Experimental Biology 2017
Chicago, Illinois, USA
April 22, 2017
8:00 am – 12:30 pm
McCormick Place Convention Center
While the role of systematic reviews becomes more fully appreciated, the quality of systematic reviews is inconsistent. As the field of systematic reviews evolves, there are an increasing number of frameworks and approaches that can be used to conduct such comprehensive research. When conducting systematic reviews there are questions about how to: develop a protocol and PICO (Population, Intervention, Comparator, Outcome) questions, execute a search strategy, manage data, grade the literature, evaluate and manage biases, and ensure transparency of the process. This session will address these components by using a large multi-endpoint systematic review of caffeine which followed the framework of the IOM Report "Finding What Works in Health Care: Standards for Systematic Reviews”, as a case study.
There continues to be interest within the scientific community in what is a safe level of caffeine intake and if certain populations should have modified recommendations. Since the 2003 release of the highly cited and valued review by Nawrot et al., “Effects of caffeine on human health”, there have been more than 5,000 articles on the effects of caffeine in humans published, highlighting the need for an update to this body of work.
The Systematic Review of the effects of caffeine on human health took into account the challenges of including nutrition and toxicological evidence. The health endpoints reviewed for caffeine are: acute toxicity, behavior, bone and calcium homeostasis, cardiovascular health, developmental and reproductive toxicity, and pharmacokinetics in three healthy populations. The session will present the lessons learned and will emphasize the efforts taken to ensure transparency and rigor that allow for the achievement of a high level of scientific quality. Specific areas of focus will include challenges with identifying and integrating caffeine intakes by level of adversity (e.g., physiological or clinical endpoints), and difficulties in applying standard risk of bias tools across outcomes and endpoints.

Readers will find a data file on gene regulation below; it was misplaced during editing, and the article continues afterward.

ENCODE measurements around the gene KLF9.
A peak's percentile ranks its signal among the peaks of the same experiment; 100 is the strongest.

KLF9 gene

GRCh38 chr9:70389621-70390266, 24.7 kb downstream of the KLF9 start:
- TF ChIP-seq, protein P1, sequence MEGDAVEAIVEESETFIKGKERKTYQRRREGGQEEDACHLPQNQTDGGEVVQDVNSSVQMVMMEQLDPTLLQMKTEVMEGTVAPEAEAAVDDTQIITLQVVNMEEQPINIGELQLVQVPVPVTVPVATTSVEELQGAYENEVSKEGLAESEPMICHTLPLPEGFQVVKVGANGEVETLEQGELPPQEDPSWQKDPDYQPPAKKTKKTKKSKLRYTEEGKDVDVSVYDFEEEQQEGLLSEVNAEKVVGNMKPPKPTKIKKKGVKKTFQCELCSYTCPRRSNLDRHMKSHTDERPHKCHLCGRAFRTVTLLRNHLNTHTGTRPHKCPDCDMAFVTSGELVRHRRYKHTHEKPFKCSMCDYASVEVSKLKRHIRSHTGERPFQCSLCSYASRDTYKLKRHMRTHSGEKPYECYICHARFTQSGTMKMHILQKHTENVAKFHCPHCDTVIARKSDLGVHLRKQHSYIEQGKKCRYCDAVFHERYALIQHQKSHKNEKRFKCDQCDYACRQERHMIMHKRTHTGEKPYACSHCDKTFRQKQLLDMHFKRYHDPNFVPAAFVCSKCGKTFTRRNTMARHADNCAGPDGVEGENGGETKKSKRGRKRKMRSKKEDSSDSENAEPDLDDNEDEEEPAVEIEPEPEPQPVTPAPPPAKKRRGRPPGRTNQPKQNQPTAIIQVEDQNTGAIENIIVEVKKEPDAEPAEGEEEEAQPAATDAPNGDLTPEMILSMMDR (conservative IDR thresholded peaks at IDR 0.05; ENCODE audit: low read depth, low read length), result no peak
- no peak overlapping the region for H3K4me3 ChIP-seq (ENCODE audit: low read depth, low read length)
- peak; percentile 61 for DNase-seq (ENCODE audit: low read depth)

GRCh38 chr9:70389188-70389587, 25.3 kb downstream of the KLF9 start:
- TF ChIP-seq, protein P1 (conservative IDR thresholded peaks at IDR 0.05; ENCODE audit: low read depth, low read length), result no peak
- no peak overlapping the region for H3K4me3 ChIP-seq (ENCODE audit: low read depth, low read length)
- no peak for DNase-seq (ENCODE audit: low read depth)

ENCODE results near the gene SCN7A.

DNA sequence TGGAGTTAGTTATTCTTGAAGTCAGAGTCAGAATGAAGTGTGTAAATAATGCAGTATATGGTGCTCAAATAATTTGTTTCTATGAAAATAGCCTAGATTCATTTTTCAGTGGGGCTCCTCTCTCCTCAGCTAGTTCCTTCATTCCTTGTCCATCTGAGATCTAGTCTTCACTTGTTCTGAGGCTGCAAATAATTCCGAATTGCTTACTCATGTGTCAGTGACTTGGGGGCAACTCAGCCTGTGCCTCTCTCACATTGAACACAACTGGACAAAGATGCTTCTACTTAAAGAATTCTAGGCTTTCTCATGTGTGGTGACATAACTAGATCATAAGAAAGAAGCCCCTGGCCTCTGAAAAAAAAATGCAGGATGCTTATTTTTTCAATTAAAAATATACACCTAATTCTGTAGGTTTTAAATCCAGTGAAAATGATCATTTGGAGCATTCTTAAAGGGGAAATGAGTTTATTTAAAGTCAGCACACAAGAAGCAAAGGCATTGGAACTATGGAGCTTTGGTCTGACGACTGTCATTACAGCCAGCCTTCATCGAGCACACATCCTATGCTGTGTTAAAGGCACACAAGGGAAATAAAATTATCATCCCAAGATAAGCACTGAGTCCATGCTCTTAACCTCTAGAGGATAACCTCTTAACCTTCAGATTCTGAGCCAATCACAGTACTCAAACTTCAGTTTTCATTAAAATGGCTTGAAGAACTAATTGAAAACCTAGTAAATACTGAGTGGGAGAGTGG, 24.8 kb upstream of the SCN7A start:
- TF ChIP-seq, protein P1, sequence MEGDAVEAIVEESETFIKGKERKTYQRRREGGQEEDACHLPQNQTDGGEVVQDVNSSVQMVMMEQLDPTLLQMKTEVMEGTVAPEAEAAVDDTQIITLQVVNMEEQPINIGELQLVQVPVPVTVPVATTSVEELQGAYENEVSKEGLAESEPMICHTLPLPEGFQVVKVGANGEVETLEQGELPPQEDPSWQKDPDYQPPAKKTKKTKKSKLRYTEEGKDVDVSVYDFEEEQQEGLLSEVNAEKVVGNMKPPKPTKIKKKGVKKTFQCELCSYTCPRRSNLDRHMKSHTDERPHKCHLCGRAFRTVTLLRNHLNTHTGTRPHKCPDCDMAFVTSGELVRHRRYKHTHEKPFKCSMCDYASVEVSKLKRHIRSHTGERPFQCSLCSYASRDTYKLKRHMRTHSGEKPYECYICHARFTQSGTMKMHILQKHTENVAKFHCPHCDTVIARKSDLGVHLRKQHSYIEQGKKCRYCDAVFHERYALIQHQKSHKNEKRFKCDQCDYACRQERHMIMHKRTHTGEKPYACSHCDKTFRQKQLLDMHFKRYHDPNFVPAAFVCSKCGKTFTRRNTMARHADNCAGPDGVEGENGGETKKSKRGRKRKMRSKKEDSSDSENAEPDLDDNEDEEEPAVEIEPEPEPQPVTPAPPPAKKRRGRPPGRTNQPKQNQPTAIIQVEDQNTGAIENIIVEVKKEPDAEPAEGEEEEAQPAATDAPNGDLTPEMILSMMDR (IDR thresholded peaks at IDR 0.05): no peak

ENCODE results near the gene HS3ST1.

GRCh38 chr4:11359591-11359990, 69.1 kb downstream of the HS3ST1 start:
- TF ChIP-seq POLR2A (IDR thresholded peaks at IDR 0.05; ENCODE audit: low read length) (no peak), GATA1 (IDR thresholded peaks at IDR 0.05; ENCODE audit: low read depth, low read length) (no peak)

Although this session will focus on the Caffeine Systematic Review as a case study, the process, findings, and lessons are relevant to nutrition researchers and professionals who utilize systematic reviews.
8:00 – 8:30 Breakfast
Alison Kretser, MS, RD, ILSI North America
Moderated by Dennis Keefe, PhD
10:10 – 10:25 Break
Results of Specific Health Endpoints– Scientific Advisory Board Members
- Harris Lieberman, US Army – Behavior - Video PDF
- Charles O’Brien, University of Pennsylvania – Behavior - Video (See Lieberman for pdf)
- Jennifer Peck, PhD University of Oklahoma – Reproductive & Developmental Toxicity - Video PDF
- Daniele Wikoff on behalf of Jeffrey Goldberger, University of Miami, Miller School of Medicine– Cardiovascular - Video PDF
- Connie Weaver, PhD, Purdue University – Bone & Calcium - Video PDF
- Milton Tenenbein, MD, University of Manitoba – Acute & Pharmacokinetics - Video PDF
Panel Discussion with the Caffeine Systematic Review Project Team Members Video
Moderated by Dennis Keefe, PhD
Panel includes: 6 of the 7 Scientific Advisory Board members, Daniele Wikoff of ToxStrategies (Scientific Review Team), Alison Kretser of ILSI North America (Oversight Committee)
Additional resources will be posted here closer to the date of the session.
This session is supported by the ILSI North America Caffeine Working Group. Learn more about this Systematic Review on the Caffeine Working Group webpage.
Don't miss ILSI North America's other sessions at Experimental Biology 2017!
The Systematic Review is now available